The District Court refuses to dismiss the NFT “insider trading” charge against a former OpenSea employee Proskauer – Blockchain and the Law

The District Court refuses to dismiss the NFT “insider trading” charge against a former OpenSea employee  Proskauer – Blockchain and the Law

In late October, a New York district court refused to dismiss the Department of Justice’s (DOJ) indictment against defendant Nathaniel Chastain, who was charged with fraud and money laundering related to his use of insider knowledge to purchase non-fungible tokens (NFTs) in the past. that they were displayed on OpenSea, an online NFT marketplace, and later sell them for a profit. (United States v. Chastain, No. 22-cr-305 (SDNY Oct. 21, 2022)). Despite the headlines and the fact that the DOJ’s press release labeled this enforcement as charges brought in “the first digital asset insider trading scheme,” the Chastain indictment was not actually based on the typical insider trading statutes involving securities law violations, but instead federal wire fraud statute. Despite having an insider trading flavor, the word “security” does not appear in the indictment, and the court, in refusing to dismiss the DOJ’s wire fraud claim, ruled that the government’s wire fraud claim does not require the presence of a “security.”

As we previously reported in a previous post on the matter, Chastain, a former product manager at OpenSea, was indicted in New York in June 2022 for his NFT profiteering scheme. As part of his role, Chastain was responsible for selecting NFTs to be featured on OpenSea’s website; OpenSea kept these particular NFT picks confidential until they were published, as a main page entry often translated into a jump in prices for the featured NFTs and others by the same creator. During a period from June 2021 to September 2021, Chastain pre-purchased these NFTs to be displayed (or others by the same creator) and then sold them at a substantial profit. To hide the alleged fraud, the DOJ claimed Chastain conducted these transactions using anonymous digital cryptocurrency wallets and OpenSea accounts. The DOJ asserted one count of wire fraud (18 USC § 1343) and one count of money laundering (18 USC § 1956(a)(1)(B)(i)) against Chastain.

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Chastain then moved to dismiss the indictment, arguing, among other things, that: (1) the wire fraud count should be dismissed because the information he allegedly misappropriated was not “property” under the Act (a position supported by one amicus brief filed in the case ); (2) the money laundering count was defective because the government failed to sufficiently allege two elements of the crime (namely, concealment and financial transaction elements) and sought to criminalize only the movement of money; and (3) the wire fraud count was insufficiently pleaded because an “insider trading” wire fraud charge requires the presence of a trade in securities or commodities.

The court declined to dismiss the indictment (citing the high standard for dismissal at the Rule 12(b) stage), characterizing Chastain’s point as “about the sufficiency of the evidence, not the sufficiency of the indictment” which is better left to the jury. Still, the court noted that “Chastain’s first two arguments have some force,” depending on what the evidence in the case ultimately shows:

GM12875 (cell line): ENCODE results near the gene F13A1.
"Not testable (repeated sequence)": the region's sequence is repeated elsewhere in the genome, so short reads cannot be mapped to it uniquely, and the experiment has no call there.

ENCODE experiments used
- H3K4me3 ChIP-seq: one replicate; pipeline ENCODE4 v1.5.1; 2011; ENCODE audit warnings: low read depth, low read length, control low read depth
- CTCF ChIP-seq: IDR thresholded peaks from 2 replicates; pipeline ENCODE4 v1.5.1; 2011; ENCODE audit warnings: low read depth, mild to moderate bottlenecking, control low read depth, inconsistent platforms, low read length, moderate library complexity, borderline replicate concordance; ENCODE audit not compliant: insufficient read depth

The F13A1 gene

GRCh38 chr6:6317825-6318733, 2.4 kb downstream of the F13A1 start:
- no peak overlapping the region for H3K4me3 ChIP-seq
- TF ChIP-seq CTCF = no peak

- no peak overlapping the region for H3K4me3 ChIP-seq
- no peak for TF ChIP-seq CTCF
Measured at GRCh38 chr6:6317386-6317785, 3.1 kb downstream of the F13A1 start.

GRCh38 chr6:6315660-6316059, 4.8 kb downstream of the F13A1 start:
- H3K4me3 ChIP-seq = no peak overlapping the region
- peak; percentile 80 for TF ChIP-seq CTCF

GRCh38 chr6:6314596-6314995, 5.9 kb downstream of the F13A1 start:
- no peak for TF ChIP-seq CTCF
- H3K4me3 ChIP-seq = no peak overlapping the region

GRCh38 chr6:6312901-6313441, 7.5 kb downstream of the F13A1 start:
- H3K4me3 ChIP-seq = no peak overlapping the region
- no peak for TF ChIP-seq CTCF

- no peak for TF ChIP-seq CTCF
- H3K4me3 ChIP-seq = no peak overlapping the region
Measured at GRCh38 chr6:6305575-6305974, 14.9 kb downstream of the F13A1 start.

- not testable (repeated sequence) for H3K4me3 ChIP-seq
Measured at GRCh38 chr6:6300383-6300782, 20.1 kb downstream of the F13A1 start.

• The court found that the indictment was sufficient at this point, but stated that the government may not be able to prove beyond a reasonable doubt that the relevant information with respect to wire fraud counts (ie, which NFTs will be discussed and when on the OpenSea website) constituted “confidential business information” and thus “property” under the Act. (18 USC § 1343: “Whoever devises or intends to devise a scheme or artifice to defraud, or to obtain money or property by means of false or fraudulent pretenses, representations or promises ….” [emphasis added]).
  • Similarly, regarding the money laundering charge, the court noted that “given that the Ethereum blockchain is public, the government may have difficulty proving beyond a reasonable doubt that the transactions at issue were “designed in whole or in part” . . . to conceal or disguise the nature, place, source, ownership or control of the proceeds.'”
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The court was more emphatic on Chastain’s last point, finding no merit in his argument that the government’s “abuse theory” of wire fraud requires trading in securities or commodities. As previously discussed, while the government’s indictment statements referred to “insider trading,” the court clarified that Chastain “was not charged with insider trading, at least in the classic sense of the term as a means of engaging in securities fraud in violation of section 10 (b) in the Securities Exchange Act of 1934 and [SEC Rule 10b-5].” The court added that unlike an insider trading claim in section 10(b), which is limited to fraud “in connection with the purchase or sale of securities,” section 1343 does not refer to securities or goods, and no court has any once held that a conviction of this type required trading in securities or commodities, the court suggested that perhaps the “insider trading” label was “misleading,” but such an issue could be dealt with separately by striking it from the pleadings or excluding it at trial.

The final part of the ruling emphasizes how federal prosecutors can broadly apply the wire fraud statute (and corollary fraud) to a variety of conduct, including more modern activities in the digital asset space and beyond, without having to lay out or describe how property or assets that revolves around is a “security”. Using this statute arguably gives the DOJ more flexibility than the SEC, which is responsible for enforcing potential violations of federal securities laws and regulations.

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